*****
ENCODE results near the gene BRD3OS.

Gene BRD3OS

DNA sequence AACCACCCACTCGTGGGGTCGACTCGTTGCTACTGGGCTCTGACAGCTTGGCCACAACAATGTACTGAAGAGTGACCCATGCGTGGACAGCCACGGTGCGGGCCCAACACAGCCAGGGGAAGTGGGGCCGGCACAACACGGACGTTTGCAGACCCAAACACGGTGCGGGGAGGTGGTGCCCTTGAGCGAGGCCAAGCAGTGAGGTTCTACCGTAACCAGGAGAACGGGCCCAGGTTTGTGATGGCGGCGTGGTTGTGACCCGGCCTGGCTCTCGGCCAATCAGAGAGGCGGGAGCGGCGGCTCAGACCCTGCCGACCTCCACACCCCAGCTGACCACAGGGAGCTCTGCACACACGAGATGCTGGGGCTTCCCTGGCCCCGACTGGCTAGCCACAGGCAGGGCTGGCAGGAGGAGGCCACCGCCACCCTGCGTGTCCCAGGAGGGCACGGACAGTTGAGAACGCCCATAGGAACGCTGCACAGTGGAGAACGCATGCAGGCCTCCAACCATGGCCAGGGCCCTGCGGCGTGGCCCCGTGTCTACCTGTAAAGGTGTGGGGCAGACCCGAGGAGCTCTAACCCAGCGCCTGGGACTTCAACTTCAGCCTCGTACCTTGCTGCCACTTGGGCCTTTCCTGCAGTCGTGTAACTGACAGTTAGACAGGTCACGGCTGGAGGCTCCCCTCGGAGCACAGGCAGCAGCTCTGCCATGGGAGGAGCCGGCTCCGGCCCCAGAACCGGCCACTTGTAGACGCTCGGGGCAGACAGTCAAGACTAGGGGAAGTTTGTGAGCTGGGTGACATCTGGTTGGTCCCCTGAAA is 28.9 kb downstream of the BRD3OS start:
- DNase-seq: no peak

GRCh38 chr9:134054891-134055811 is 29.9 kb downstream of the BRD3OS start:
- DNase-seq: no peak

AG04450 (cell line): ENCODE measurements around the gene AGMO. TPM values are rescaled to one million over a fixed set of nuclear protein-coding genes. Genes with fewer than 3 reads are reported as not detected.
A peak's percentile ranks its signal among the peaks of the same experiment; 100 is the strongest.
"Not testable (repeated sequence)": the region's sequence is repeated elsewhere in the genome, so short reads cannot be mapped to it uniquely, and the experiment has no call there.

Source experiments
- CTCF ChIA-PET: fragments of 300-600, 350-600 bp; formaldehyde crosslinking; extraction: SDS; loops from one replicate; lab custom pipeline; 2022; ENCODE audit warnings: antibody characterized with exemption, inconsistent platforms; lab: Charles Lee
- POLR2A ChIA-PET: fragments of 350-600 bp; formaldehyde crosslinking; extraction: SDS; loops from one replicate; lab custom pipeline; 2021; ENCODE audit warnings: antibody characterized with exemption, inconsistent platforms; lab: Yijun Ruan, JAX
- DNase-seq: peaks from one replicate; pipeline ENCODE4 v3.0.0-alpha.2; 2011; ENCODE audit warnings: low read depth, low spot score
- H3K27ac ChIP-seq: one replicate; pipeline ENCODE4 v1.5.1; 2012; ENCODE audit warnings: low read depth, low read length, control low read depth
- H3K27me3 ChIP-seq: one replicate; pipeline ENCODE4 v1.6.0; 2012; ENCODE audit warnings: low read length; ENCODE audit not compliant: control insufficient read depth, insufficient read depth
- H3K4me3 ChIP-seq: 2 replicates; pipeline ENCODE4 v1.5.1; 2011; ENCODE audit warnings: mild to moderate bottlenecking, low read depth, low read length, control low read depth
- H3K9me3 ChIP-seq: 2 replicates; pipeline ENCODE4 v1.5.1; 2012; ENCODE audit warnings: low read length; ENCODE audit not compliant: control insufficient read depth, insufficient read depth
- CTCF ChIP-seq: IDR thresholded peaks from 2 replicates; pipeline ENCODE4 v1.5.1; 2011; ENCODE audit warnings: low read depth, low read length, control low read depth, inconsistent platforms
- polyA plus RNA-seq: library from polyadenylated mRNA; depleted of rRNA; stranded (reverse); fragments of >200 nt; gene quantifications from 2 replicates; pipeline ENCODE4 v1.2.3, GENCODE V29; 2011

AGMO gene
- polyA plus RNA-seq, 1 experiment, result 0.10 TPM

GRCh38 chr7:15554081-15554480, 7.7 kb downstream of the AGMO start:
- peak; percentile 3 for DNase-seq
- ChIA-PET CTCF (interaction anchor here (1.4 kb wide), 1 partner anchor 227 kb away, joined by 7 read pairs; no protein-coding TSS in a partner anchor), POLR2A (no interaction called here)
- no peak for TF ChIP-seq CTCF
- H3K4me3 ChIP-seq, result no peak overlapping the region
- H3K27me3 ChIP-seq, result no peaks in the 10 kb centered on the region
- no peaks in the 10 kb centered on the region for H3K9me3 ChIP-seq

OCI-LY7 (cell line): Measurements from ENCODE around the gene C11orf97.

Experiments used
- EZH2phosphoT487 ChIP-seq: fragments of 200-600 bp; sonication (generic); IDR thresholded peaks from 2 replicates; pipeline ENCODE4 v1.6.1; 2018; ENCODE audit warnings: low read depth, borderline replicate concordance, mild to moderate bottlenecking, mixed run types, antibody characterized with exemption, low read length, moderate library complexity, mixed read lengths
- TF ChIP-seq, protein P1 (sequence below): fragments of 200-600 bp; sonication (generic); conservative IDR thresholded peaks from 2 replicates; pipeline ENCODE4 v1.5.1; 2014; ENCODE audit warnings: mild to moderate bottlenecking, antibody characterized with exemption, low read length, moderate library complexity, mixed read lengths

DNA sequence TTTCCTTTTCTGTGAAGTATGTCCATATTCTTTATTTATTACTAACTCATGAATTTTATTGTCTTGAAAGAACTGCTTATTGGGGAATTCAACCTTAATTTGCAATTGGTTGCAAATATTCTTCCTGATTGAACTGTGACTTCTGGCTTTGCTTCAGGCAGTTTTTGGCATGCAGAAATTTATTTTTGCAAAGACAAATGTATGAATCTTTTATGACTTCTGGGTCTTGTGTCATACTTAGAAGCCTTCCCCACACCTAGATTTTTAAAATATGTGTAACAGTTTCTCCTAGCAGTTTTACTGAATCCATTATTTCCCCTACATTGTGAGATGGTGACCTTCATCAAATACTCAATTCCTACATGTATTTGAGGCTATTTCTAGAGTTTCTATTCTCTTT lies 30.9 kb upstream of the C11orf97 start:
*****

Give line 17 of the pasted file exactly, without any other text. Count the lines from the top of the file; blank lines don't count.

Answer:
- H3K9me3 ChIP-seq: 2 replicates; pipeline ENCODE4 v1.5.1; 2012; ENCODE audit warnings: low read length; ENCODE audit not compliant: control insufficient read depth, insufficient read depth